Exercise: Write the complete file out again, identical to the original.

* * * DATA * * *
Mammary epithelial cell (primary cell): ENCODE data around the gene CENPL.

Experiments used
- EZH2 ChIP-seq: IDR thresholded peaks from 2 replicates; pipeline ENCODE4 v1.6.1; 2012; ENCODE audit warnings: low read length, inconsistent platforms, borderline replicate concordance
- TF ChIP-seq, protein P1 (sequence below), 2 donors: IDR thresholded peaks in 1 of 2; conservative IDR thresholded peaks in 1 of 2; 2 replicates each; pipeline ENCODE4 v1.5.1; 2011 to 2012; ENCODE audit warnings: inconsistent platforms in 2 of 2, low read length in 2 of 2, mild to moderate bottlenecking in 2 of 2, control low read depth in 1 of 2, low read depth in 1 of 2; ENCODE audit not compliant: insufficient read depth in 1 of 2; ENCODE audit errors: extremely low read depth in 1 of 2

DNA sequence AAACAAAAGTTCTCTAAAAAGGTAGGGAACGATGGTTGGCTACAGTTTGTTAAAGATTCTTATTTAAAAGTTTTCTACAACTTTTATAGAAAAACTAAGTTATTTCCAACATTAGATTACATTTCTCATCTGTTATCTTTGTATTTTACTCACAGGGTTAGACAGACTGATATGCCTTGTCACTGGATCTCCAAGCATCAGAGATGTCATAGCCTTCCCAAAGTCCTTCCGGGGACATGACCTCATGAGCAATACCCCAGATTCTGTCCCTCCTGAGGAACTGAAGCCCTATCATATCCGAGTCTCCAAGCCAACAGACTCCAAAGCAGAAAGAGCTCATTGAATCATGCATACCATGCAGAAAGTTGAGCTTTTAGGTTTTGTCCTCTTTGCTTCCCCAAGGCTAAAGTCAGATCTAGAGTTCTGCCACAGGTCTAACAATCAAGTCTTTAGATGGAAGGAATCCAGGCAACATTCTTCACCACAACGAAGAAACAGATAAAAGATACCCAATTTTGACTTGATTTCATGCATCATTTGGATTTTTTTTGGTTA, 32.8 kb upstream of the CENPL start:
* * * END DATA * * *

Mammary epithelial cell (primary cell): ENCODE data around the gene CENPL.

Experiments used
- EZH2 ChIP-seq: IDR thresholded peaks from 2 replicates; pipeline ENCODE4 v1.6.1; 2012; ENCODE audit warnings: low read length, inconsistent platforms, borderline replicate concordance
- TF ChIP-seq, protein P1 (sequence below), 2 donors: IDR thresholded peaks in 1 of 2; conservative IDR thresholded peaks in 1 of 2; 2 replicates each; pipeline ENCODE4 v1.5.1; 2011 to 2012; ENCODE audit warnings: inconsistent platforms in 2 of 2, low read length in 2 of 2, mild to moderate bottlenecking in 2 of 2, control low read depth in 1 of 2, low read depth in 1 of 2; ENCODE audit not compliant: insufficient read depth in 1 of 2; ENCODE audit errors: extremely low read depth in 1 of 2

DNA sequence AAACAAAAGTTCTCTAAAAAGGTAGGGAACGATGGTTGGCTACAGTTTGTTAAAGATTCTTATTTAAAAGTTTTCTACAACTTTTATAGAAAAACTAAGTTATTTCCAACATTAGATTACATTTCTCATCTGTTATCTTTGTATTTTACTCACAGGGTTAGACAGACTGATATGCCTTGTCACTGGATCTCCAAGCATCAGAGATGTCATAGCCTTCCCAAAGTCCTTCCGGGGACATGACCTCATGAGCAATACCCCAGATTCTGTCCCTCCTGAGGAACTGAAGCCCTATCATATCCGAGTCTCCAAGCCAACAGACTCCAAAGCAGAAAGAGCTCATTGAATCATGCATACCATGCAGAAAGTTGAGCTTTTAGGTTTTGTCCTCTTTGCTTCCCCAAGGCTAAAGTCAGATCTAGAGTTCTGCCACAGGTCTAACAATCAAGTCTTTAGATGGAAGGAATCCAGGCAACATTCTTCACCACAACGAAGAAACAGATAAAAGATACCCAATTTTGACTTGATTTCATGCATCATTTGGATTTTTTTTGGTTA, 32.8 kb upstream of the CENPL start: